I always loved learning about the stars and planets as I was growing up, it was always very fascinating to me. My audience is intended to be for older elementary school kids, perhaps in 6th Grade, that would be learning about astronomy.



Icon-SetFINAL_SunIcon SetPROTO-03


I wanted the design of this to be engaging and colorful for the kids. I wanted it to be somewhat abstract in design, yet holding true to the over all shapes that children typically see these bodies portrayed as.

For some reason I loved the idea of the swirl within the circle. There’s something mesmerizing with having the swirl direct your attention to the center (or tip in the comet’s case), it then directs your eyes outwards to the rest of the object.



Icon-SetMOON_FinalIcon SetPROTO-05



The colors were what I had the most fun with. Originally, I only had three shapes in mind and I wanted to use the main metal trio (gold, silver, and bronze) makeup the borders of each object–with each color being designated to the celestial body that typically shows the most light in our sky, (a gold “medal” for the sun, silver for the moon, and bronze for the stars). Their individual trim colors I based off of the primary colors–these are traditional colors used in the schooling younger school systems and I wanted to convey that thought with these.

For the individual placement of what trim to which main color, it was a simple matter of contrast. Silver usually is with blue, so I put it with a sharp red; while gold is usually with red, I chose a dark cobalt instead.

The comet was the last addition. I decided to pick green because it’s another common color despite it being a secondary color. However, once I realized that comets do burn green I absolutely had to keep it. Comets burn green due to the copper content; indeed, it is little wonder I decided to chose copper to complement the other metallic colors.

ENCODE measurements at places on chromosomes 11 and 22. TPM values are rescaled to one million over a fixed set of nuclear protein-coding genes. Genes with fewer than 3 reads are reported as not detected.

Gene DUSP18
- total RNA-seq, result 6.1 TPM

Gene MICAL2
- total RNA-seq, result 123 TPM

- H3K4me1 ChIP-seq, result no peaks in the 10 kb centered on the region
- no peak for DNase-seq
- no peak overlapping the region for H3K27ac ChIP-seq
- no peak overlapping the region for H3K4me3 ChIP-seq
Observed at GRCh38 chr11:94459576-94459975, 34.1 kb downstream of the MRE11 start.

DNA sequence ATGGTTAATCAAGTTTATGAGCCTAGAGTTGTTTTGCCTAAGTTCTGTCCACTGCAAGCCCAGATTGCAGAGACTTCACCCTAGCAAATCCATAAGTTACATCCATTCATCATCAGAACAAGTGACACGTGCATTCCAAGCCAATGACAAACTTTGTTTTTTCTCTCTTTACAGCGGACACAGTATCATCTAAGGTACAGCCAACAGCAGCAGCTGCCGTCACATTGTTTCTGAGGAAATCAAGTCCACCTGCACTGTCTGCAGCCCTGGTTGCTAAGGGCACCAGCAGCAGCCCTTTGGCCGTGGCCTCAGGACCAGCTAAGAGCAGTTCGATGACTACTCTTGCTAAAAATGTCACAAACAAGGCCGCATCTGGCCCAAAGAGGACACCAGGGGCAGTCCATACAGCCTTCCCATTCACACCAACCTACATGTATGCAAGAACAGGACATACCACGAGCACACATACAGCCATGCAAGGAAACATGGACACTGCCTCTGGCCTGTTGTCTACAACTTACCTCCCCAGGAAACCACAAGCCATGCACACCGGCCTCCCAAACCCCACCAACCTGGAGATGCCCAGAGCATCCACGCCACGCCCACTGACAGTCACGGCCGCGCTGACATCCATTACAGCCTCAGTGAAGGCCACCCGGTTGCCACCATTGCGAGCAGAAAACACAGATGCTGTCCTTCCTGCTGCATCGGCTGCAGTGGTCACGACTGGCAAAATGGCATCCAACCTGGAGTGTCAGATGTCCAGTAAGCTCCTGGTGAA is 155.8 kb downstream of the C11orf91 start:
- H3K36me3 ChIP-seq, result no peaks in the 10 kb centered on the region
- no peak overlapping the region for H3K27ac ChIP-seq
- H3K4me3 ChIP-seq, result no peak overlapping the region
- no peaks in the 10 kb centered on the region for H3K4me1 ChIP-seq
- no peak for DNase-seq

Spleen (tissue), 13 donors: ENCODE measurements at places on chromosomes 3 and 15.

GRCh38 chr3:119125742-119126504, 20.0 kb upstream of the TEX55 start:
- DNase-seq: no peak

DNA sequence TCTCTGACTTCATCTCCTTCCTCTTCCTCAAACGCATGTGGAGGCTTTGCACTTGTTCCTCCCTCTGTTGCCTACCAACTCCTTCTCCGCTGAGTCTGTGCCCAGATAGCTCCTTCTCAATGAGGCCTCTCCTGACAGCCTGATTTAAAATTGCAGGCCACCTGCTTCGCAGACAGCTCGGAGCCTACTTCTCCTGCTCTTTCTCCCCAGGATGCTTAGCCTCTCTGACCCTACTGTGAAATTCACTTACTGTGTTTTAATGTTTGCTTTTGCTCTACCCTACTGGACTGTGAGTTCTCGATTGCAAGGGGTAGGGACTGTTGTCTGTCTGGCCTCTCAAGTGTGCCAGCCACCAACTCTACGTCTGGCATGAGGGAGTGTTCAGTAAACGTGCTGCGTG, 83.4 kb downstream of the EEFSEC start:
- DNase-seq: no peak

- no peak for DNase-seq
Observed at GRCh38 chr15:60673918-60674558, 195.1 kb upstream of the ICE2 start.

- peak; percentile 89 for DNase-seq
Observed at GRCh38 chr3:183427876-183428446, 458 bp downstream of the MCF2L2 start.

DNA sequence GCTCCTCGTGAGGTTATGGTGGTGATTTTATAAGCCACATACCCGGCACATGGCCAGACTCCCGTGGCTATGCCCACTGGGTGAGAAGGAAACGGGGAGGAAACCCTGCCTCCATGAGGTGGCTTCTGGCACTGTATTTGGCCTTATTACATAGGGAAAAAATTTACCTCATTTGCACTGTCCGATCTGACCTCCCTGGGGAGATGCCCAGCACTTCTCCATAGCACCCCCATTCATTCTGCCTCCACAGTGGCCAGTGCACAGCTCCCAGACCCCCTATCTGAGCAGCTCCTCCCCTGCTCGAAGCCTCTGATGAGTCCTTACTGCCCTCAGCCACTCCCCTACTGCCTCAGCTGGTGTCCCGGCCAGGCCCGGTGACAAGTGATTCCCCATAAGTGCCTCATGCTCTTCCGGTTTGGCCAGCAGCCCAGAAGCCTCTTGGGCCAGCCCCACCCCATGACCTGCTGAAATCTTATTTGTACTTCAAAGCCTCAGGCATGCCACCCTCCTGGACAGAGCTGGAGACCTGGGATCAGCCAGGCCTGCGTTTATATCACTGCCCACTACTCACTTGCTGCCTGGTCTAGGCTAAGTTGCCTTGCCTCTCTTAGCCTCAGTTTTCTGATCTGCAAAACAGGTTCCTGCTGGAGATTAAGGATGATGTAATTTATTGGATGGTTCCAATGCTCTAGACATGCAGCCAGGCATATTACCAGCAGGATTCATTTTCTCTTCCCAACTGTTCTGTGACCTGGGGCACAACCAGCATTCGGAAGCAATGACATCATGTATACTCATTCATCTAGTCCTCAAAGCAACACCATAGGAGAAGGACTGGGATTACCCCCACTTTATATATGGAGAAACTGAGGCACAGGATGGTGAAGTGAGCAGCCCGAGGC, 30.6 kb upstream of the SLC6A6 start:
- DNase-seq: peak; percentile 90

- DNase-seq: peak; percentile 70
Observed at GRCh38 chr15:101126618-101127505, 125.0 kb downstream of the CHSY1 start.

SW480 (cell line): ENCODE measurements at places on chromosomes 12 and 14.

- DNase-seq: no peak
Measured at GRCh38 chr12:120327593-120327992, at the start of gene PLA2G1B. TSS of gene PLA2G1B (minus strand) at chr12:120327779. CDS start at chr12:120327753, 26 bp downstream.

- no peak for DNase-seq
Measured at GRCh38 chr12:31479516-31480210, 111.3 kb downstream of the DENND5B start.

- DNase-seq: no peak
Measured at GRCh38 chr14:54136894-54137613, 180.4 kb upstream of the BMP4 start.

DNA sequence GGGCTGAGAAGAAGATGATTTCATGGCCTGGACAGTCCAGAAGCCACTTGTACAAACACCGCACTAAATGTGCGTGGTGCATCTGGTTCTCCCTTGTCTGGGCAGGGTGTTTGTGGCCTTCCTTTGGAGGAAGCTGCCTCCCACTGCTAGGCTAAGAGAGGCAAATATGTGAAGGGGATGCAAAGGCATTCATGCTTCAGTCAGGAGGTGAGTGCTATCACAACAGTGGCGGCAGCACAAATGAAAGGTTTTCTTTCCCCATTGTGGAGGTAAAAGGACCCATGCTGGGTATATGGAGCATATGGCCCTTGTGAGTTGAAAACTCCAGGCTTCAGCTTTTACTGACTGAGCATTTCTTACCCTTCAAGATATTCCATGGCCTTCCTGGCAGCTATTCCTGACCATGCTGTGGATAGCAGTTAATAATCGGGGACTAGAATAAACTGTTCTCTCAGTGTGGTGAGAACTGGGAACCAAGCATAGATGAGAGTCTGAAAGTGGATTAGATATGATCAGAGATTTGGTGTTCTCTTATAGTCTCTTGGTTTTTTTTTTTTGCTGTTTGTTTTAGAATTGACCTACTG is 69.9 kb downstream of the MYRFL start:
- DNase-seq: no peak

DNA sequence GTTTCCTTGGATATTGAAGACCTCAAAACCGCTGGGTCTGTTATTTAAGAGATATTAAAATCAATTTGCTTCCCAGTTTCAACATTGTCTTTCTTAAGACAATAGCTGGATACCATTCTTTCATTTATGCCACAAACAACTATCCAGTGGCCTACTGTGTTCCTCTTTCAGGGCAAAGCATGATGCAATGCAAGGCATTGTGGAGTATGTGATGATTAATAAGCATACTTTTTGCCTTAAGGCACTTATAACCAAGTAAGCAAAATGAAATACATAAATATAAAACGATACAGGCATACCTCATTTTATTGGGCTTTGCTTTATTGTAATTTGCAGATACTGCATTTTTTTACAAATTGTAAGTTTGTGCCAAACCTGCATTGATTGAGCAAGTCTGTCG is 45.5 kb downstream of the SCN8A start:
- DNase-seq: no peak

Through trial and error, I believe these more simple designs (as oppose to my rather complex sketches) are more catching to the eye and far more memorable due to their simplicity.


Blossoms and Mirrors

It’s another beautiful week in Rexburg, Idaho and I’m thrilled for the opportunity to share this project I’ve been working on! My instructor, Professor Lybbert, challenged us to make a magazine spread based on an article either taken from or For this spread, I chose a personal favorite article of mine taken from the November 2014 Ensign found at, (

I heard this speech in a moment I needed it most–it struck me to the center and has molded my life for the last two years. Because of how it changed me, I wanted to create something that can change others–specifically my fellow students here at BYU-Idaho.




Design and Shapes

To be honest, this article cut at my heart when I first heard it. It really made me reflect and “look in the mirror”, so to speak. As such, I really wanted to focus on the hard, sharp edges of the frames to give it the look of mirrors; indeed, the decision to use mirrors as a theme came early on in the creation process. You’ll see those ideas throughout this blog.